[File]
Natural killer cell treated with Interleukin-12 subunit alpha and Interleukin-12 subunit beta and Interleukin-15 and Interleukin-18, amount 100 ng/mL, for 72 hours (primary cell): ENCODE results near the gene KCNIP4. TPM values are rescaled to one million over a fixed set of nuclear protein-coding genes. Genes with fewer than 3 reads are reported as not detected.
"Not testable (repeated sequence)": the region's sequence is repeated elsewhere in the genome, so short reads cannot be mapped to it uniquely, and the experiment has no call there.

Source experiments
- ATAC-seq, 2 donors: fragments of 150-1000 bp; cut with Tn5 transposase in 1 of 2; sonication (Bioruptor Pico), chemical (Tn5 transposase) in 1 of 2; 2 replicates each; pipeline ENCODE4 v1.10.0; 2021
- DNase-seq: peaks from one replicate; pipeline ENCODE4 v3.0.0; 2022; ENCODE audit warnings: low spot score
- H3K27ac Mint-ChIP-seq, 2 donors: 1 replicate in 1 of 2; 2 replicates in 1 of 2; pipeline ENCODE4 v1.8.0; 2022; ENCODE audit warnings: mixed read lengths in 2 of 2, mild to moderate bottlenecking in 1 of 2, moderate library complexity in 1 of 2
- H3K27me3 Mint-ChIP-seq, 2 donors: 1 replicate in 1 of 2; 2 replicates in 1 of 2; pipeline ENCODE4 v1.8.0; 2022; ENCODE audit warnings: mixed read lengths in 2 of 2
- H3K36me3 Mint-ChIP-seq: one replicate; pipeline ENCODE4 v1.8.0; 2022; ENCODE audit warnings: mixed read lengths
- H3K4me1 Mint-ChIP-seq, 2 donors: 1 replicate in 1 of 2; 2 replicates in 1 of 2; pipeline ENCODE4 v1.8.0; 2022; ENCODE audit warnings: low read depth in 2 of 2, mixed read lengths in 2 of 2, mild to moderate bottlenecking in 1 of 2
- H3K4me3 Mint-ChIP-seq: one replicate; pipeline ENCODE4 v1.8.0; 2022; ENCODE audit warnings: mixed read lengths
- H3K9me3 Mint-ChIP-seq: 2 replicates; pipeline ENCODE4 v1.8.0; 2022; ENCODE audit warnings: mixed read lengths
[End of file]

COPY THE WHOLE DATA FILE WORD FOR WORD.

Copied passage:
Natural killer cell treated with Interleukin-12 subunit alpha and Interleukin-12 subunit beta and Interleukin-15 and Interleukin-18, amount 100 ng/mL, for 72 hours (primary cell): ENCODE results near the gene KCNIP4. TPM values are rescaled to one million over a fixed set of nuclear protein-coding genes. Genes with fewer than 3 reads are reported as not detected.
"Not testable (repeated sequence)": the region's sequence is repeated elsewhere in the genome, so short reads cannot be mapped to it uniquely, and the experiment has no call there.

Source experiments
- ATAC-seq, 2 donors: fragments of 150-1000 bp; cut with Tn5 transposase in 1 of 2; sonication (Bioruptor Pico), chemical (Tn5 transposase) in 1 of 2; 2 replicates each; pipeline ENCODE4 v1.10.0; 2021
- DNase-seq: peaks from one replicate; pipeline ENCODE4 v3.0.0; 2022; ENCODE audit warnings: low spot score
- H3K27ac Mint-ChIP-seq, 2 donors: 1 replicate in 1 of 2; 2 replicates in 1 of 2; pipeline ENCODE4 v1.8.0; 2022; ENCODE audit warnings: mixed read lengths in 2 of 2, mild to moderate bottlenecking in 1 of 2, moderate library complexity in 1 of 2
- H3K27me3 Mint-ChIP-seq, 2 donors: 1 replicate in 1 of 2; 2 replicates in 1 of 2; pipeline ENCODE4 v1.8.0; 2022; ENCODE audit warnings: mixed read lengths in 2 of 2
- H3K36me3 Mint-ChIP-seq: one replicate; pipeline ENCODE4 v1.8.0; 2022; ENCODE audit warnings: mixed read lengths
- H3K4me1 Mint-ChIP-seq, 2 donors: 1 replicate in 1 of 2; 2 replicates in 1 of 2; pipeline ENCODE4 v1.8.0; 2022; ENCODE audit warnings: low read depth in 2 of 2, mixed read lengths in 2 of 2, mild to moderate bottlenecking in 1 of 2
- H3K4me3 Mint-ChIP-seq: one replicate; pipeline ENCODE4 v1.8.0; 2022; ENCODE audit warnings: mixed read lengths
- H3K9me3 Mint-ChIP-seq: 2 replicates; pipeline ENCODE4 v1.8.0; 2022; ENCODE audit warnings: mixed read lengths